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Women in combat to be giant leap for US

Daniel Chi / Asst. photo editor

In what might be the most important change to the military since the repealing of “don’t ask, don’t tell,” Defense Secretary Leon Panetta officially opened up combat roles, including fighting on the front line, to women Wednesday.
To the feminist notion of equality, it is nothing short of one giant leap, but the other concerns of troop stability, cooperation and functionality, have begun to seep.
Yet in a time when women up about 33 percent of the Supreme Court, 20 percent of the Senate and about 18 percent of the House of Representatives, according to their respective websites, – all of which are supposed to represent the population of the United States – our nation’s most patriotic icon, our military, has been thoroughly unrepresentative of women to the same degree. In a purely representative sense, the only question that needs to be asked is, why so late?
The most common argument would seem to be that women are physically less capable then men. Evidence? Sports are consistently separated by gender. The number of basketball players in the NBA who can’t dunk might be less than the number of players in the WNBA who can. The difference between the world’s fastest man and the world’s fastest woman is almost 1 second or about 10 percent. Such evidence would suggest that at peak capacity, men are more physically able than women.
But that is not the point. Like most things in the world, our abilities lie on a spectrum from novice to superb. Many women who were capable of serving in those combat roles were simply not even allowed to apply for combat roles, a point which is made even more ironic considering how Congresswoman Tammy Duckworth lost both of her legs after her plane went down while on a supply run – in a non-combat role. And now, more and more women are coming out saying something to the likes of, “Soldiers did not care I was a woman when the bullets were flying around.”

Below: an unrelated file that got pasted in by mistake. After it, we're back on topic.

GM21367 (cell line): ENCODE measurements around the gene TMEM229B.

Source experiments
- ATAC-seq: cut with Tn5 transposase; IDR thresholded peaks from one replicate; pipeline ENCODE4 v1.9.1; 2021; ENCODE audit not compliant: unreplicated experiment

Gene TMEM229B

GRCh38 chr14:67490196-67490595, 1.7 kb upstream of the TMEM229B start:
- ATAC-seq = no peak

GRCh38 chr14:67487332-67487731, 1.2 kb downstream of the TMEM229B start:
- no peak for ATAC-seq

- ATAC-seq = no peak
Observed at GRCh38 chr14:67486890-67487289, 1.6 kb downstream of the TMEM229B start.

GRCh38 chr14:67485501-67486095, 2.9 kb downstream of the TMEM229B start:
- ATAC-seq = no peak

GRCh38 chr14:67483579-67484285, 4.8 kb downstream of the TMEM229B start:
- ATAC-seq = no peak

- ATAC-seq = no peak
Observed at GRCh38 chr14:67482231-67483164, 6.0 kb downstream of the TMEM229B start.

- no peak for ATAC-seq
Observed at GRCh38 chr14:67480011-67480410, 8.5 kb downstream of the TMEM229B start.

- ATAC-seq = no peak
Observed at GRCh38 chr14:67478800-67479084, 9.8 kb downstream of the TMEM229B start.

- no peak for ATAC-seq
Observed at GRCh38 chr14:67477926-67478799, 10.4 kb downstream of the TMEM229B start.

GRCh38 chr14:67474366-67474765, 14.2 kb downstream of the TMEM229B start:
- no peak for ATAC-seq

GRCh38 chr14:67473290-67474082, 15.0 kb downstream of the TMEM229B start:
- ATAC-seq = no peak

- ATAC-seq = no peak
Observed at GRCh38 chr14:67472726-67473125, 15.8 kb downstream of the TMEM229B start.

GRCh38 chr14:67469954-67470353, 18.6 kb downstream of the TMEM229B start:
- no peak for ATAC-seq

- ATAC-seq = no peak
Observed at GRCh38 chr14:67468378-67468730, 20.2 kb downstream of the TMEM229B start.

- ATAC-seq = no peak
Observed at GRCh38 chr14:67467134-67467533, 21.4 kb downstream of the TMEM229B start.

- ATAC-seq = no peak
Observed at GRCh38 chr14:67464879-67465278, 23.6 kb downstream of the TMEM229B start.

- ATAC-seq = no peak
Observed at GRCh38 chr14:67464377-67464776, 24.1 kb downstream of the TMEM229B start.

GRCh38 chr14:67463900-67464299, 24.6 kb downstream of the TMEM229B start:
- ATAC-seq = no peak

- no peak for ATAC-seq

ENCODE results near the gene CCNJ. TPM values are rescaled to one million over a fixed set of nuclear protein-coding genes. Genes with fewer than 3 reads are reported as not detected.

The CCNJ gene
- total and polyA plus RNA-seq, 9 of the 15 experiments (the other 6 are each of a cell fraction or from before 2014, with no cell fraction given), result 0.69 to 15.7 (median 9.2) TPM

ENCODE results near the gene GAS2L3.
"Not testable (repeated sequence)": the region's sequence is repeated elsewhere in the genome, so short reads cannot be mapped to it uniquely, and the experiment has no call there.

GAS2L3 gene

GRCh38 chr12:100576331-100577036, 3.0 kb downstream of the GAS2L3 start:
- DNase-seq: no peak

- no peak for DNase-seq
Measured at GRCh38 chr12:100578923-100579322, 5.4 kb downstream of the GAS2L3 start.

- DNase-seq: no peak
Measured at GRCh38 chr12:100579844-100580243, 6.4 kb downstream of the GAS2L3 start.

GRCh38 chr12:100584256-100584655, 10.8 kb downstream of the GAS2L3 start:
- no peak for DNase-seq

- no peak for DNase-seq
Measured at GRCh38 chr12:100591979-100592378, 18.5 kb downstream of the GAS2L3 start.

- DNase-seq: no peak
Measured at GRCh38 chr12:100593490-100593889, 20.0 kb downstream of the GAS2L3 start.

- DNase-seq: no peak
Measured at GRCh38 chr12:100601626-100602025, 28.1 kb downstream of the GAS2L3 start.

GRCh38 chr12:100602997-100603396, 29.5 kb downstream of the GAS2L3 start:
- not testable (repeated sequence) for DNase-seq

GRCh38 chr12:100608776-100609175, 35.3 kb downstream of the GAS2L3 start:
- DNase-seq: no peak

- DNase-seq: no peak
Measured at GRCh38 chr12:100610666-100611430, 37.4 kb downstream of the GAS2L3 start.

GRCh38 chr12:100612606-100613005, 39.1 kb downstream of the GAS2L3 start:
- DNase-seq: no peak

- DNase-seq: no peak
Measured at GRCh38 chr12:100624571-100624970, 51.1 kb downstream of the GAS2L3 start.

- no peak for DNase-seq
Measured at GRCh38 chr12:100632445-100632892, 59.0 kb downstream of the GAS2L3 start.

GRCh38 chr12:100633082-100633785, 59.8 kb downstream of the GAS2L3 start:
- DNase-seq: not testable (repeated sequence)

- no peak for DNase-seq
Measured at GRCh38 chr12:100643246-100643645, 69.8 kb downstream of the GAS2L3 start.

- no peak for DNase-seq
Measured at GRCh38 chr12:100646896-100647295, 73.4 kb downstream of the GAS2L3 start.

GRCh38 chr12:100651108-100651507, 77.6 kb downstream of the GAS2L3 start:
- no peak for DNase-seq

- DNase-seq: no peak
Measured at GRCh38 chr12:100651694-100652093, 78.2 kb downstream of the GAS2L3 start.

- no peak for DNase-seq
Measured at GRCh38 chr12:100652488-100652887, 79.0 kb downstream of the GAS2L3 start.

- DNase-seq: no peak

One female campus Reserve Officer Training Corps (ROTC) member puts it like this: Allowing women into frontline combat was shied away from due to cultural taste earlier in American history … The (previous) restrictions do not stop them from having to face these challenges, but rather force them to face (combat situations) without the proper training that is given to their male counterparts and removes any chance of recognition or career advancement that they should have received from what they have done.
Rather than facing an immediate denial, women will be given a chance to compete for the roles on the front line, and the army will be trying to find the best, most physically and mentally capable people from a wider pool. But that is not to say there are not drawbacks. First and foremost, women in the combat roles could indeed change the culture of the military itself. Troops will have to adjust on both ends. When asked if we could expect “magical” troop cohesion when women joined the military, another ROTC member quite frankly said, “It will be disruptive.” And such a disruption could be bad for our national security in the short term.
The military is not only supposed to keep us safe but also ensure that people who want to fight for their country, and are physically capable of doing so, can. In that democratic sense, the military is an object of social change. Racial integration was once questioned but is now an afterthought because we as a country realized that mental barriers should not affect us. This is no different.
In the long run, the costs seem more and more pressing. Legal precedent shows that such an opening of roles could lead to women having to take part in the draft – something that could affect thousands of women at OSU. Perhaps in the future women will have to sign up for the selective service the same way men have to before they apply to college.
I hope the same pathways that have given many men national prominence allow for women to continue to close the gender disparity and produce more great leaders. I hope it gives rise to the first female defense secretary, chairman of the Joint Chiefs of Staff, and even the first female president. The reality is that Duckworth was simply the tip of the iceberg – opening the combat roles to women makes that iceberg just that much bigger.
 

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